“It’s hard for a small, ugly skeleton to make friends.”
Skeleton Oscar is sad when he loses a tooth—he looks “so dreadful” without it—but at least he has his skeleton dog, Tag, to play with. One day, he sees a little girl burying a tooth; she seems to be a possible friend. When she sees Oscar’s missing tooth, she laughs out loud and offers him the tooth she is about to bury. A moment later, she takes him by the hand, and their adventure begins. The minimal text lets the collaged pictures tell the story. Oscar and the girl look at a rainbow and smell the scent of wet grass and visit her house, where they meet her ma. They also frolic at the seaside and share their biggest secrets. Oscar takes her by the hand to return the favor. He takes her to his favorite places: the park and the library and up a tree to look for sleeping butterflies. Readers will note that the backgrounds of her world are vivid and bright while his are black with hints of brown and warm reds. Both are richly textured and fanciful, the gutter serving as permeable demarcation between worlds. At day’s end, Oscar gives her back the tooth; what he’s found is much more valuable.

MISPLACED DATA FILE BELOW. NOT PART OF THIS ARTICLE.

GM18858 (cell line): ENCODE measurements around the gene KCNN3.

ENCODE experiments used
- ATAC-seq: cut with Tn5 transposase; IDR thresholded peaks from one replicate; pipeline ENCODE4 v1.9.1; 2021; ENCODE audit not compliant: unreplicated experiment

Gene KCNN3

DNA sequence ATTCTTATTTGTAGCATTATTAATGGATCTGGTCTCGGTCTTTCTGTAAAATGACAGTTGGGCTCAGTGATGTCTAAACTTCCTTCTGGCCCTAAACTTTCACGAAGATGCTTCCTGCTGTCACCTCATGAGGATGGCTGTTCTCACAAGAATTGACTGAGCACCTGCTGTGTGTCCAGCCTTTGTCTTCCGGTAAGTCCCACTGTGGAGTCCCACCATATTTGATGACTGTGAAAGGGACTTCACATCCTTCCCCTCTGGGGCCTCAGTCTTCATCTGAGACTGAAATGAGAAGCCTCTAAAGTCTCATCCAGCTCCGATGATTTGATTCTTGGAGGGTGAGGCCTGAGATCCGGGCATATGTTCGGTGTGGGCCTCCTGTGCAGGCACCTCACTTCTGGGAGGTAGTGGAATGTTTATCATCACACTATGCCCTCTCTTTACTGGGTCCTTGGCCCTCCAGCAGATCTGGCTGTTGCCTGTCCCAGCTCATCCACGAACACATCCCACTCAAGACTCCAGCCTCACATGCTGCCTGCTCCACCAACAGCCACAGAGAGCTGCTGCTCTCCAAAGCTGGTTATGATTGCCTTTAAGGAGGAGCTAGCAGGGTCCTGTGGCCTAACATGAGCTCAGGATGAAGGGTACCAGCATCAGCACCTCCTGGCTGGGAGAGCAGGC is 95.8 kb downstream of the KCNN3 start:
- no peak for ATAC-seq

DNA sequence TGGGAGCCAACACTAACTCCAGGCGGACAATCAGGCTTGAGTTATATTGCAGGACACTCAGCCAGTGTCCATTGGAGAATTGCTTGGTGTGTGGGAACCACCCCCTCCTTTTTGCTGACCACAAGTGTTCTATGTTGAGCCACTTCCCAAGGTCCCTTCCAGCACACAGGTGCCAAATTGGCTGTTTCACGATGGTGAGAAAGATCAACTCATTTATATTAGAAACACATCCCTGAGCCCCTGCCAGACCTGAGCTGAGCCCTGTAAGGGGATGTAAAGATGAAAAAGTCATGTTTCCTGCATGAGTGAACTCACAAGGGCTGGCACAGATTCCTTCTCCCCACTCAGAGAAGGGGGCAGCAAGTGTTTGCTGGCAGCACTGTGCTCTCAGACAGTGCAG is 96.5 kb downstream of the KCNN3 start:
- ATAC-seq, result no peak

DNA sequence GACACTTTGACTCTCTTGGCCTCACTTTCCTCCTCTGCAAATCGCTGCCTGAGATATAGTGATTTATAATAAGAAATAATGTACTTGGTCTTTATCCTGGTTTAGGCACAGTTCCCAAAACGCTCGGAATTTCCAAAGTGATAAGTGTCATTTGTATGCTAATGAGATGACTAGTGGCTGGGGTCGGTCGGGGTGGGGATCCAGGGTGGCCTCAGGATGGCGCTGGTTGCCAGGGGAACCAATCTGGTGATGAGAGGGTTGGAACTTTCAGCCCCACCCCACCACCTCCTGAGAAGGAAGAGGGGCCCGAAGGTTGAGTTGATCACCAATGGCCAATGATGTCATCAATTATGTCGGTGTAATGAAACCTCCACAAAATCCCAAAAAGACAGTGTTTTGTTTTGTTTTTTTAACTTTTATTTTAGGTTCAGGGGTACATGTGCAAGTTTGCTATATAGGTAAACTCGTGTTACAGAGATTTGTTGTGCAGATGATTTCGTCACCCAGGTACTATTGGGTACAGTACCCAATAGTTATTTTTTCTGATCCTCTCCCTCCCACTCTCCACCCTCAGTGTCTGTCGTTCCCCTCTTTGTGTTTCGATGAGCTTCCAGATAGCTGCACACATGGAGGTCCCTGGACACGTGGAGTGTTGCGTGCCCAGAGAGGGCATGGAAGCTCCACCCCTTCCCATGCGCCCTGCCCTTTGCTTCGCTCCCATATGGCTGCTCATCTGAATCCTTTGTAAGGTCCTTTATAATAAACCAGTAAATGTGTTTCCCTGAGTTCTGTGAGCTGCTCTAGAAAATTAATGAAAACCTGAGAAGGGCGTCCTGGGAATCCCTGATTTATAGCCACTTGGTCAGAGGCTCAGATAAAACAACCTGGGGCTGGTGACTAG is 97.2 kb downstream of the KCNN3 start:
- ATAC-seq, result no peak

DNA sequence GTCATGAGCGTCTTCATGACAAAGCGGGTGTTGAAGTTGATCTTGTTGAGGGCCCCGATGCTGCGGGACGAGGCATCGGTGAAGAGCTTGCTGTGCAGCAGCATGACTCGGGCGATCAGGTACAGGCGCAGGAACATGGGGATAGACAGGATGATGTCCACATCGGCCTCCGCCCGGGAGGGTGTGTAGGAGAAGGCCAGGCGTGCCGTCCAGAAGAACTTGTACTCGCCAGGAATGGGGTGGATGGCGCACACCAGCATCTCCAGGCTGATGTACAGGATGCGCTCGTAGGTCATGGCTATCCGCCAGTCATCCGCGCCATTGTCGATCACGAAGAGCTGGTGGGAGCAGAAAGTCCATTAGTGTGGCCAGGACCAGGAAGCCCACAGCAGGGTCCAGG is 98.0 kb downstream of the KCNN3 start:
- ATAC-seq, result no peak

Color and composition combine to beautifully express friendship and the wonders of the world. (Picture book. 3-12)